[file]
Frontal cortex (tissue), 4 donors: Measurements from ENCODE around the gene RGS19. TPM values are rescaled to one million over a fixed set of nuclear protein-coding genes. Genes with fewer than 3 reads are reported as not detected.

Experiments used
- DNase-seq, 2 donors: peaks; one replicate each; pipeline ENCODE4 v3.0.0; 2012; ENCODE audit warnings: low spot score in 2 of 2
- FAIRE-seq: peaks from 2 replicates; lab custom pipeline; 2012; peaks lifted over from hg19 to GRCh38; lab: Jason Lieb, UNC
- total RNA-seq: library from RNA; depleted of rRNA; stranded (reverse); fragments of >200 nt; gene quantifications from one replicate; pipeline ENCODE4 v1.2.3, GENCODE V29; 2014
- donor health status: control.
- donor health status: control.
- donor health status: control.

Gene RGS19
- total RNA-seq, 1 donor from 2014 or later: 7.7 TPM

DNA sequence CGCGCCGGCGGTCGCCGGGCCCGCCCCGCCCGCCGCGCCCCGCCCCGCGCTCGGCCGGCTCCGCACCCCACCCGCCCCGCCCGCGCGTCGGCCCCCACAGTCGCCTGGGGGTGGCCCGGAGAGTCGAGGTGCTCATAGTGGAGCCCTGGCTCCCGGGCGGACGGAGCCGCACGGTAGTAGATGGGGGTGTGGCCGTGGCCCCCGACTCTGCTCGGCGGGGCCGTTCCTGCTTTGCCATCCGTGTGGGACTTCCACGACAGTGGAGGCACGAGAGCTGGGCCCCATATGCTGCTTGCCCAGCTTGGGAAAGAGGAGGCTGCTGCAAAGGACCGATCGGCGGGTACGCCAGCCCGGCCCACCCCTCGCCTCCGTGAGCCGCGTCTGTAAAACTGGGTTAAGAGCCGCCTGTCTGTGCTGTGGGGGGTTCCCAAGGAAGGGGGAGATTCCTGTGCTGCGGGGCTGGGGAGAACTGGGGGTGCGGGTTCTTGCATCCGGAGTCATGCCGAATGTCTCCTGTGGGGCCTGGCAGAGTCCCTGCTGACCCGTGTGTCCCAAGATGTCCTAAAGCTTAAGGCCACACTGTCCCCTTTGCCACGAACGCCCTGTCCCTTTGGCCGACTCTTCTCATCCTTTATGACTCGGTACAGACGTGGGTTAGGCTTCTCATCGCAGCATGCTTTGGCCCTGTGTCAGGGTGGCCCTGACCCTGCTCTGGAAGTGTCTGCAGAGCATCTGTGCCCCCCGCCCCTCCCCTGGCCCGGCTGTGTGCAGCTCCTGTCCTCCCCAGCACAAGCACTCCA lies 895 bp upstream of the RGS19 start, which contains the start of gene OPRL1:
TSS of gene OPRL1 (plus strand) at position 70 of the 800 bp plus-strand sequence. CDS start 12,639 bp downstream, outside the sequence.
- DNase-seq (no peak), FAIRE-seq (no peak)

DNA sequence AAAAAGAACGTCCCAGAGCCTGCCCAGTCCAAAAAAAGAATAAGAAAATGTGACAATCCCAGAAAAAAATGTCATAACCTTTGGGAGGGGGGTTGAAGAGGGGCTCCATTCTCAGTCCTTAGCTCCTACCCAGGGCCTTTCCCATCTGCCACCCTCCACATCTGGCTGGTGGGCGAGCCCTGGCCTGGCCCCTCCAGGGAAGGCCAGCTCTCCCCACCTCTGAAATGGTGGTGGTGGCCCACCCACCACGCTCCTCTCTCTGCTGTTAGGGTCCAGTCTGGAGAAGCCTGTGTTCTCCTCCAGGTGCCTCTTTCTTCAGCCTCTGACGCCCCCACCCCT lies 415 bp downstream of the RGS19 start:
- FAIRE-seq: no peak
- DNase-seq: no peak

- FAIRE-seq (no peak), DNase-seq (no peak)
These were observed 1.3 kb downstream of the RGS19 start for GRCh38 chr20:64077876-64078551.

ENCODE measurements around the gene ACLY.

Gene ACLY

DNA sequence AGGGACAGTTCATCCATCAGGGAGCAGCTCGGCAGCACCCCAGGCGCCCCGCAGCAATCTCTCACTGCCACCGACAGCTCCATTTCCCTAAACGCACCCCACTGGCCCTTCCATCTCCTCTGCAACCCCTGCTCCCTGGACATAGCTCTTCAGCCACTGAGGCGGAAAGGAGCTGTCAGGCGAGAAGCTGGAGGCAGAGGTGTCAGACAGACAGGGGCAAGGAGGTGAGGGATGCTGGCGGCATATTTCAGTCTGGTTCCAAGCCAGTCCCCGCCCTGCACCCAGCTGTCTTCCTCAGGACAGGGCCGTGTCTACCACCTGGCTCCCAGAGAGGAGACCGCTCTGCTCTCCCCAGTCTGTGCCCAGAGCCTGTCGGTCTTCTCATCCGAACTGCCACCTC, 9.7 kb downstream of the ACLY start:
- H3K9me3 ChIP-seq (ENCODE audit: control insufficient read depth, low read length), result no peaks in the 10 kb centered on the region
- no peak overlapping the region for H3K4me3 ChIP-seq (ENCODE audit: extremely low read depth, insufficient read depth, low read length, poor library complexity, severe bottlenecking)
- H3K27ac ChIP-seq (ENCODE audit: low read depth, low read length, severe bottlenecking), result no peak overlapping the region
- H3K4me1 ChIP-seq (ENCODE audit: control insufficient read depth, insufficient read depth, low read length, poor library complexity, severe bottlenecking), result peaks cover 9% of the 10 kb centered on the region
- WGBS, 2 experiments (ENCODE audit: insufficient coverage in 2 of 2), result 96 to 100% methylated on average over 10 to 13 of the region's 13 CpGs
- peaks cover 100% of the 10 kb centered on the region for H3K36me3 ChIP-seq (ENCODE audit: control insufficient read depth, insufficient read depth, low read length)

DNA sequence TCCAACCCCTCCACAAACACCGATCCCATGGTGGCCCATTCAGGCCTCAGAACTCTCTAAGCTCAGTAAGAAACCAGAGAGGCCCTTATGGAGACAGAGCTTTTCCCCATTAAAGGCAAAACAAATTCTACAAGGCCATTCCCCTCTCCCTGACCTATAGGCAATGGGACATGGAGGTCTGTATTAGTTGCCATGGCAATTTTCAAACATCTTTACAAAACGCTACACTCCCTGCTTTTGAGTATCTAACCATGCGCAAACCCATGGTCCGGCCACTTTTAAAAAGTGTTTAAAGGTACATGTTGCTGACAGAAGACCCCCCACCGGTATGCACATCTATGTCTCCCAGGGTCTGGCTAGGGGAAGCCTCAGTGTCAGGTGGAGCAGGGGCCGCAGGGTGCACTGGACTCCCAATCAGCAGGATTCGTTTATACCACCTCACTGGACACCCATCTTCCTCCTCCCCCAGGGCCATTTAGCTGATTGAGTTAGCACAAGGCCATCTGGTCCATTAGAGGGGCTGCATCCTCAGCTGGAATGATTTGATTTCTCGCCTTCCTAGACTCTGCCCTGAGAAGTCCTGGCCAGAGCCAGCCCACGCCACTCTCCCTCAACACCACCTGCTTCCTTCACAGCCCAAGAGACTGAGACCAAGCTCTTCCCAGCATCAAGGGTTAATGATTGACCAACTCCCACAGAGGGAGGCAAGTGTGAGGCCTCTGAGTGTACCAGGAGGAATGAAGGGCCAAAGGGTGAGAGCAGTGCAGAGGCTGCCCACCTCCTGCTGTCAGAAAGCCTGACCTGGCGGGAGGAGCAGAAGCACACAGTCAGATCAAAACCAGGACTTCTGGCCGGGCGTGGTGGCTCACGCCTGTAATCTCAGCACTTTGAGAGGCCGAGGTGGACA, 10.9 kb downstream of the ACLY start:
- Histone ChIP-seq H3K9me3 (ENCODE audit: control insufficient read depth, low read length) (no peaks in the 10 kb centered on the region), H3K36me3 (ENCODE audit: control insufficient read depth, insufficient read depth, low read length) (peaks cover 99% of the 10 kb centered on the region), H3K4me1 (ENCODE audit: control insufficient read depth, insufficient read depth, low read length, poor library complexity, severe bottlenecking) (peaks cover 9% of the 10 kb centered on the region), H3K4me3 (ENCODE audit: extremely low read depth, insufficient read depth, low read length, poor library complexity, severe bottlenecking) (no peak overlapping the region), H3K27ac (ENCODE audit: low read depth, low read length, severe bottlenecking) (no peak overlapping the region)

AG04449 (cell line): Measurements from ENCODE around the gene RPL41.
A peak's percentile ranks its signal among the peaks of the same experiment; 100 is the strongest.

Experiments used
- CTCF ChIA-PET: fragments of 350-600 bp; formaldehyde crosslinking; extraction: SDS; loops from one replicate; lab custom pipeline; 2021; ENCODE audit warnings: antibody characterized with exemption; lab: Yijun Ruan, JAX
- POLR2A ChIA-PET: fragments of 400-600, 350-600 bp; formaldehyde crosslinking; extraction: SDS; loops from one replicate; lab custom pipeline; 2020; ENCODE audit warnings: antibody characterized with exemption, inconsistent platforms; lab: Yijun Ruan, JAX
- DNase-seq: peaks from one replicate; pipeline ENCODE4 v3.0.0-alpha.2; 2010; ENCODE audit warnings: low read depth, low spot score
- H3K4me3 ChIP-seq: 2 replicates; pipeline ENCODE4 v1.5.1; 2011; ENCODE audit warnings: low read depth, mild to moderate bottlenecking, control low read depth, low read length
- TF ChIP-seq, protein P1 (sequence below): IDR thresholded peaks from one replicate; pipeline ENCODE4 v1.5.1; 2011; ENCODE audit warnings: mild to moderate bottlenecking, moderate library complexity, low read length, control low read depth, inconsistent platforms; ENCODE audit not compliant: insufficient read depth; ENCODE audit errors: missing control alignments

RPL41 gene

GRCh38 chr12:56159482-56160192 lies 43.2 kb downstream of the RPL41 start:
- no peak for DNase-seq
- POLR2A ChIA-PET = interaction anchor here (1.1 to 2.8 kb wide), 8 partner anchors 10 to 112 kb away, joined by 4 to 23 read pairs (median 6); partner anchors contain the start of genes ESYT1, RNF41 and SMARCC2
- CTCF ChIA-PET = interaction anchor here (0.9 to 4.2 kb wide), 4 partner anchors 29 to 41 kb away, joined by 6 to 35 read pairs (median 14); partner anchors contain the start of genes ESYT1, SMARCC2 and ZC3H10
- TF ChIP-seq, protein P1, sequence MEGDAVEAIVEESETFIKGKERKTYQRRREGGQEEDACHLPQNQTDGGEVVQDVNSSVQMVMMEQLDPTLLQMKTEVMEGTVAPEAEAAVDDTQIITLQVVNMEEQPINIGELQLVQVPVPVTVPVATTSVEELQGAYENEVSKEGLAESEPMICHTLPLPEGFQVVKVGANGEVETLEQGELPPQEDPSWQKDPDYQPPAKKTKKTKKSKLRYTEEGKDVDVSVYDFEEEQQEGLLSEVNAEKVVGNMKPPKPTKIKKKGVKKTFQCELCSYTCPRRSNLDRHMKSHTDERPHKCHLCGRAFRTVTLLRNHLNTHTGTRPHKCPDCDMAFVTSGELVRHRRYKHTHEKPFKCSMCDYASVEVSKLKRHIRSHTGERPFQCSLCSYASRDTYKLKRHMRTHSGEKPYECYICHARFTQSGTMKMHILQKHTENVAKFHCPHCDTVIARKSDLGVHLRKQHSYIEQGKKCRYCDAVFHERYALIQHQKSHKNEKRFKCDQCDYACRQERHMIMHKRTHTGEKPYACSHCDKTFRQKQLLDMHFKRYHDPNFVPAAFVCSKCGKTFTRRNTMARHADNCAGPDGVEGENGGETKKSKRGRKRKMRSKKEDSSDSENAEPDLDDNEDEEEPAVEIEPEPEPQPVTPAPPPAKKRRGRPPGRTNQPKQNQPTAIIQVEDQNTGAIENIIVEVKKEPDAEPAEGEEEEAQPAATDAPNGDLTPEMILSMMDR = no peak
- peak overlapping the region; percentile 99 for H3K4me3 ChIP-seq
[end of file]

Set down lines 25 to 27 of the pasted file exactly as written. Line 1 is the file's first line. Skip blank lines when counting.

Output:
- H3K4me1 ChIP-seq (ENCODE audit: control insufficient read depth, insufficient read depth, low read length, poor library complexity, severe bottlenecking), result peaks cover 9% of the 10 kb centered on the region
- WGBS, 2 experiments (ENCODE audit: insufficient coverage in 2 of 2), result 96 to 100% methylated on average over 10 to 13 of the region's 13 CpGs
- peaks cover 100% of the 10 kb centered on the region for H3K36me3 ChIP-seq (ENCODE audit: control insufficient read depth, insufficient read depth, low read length)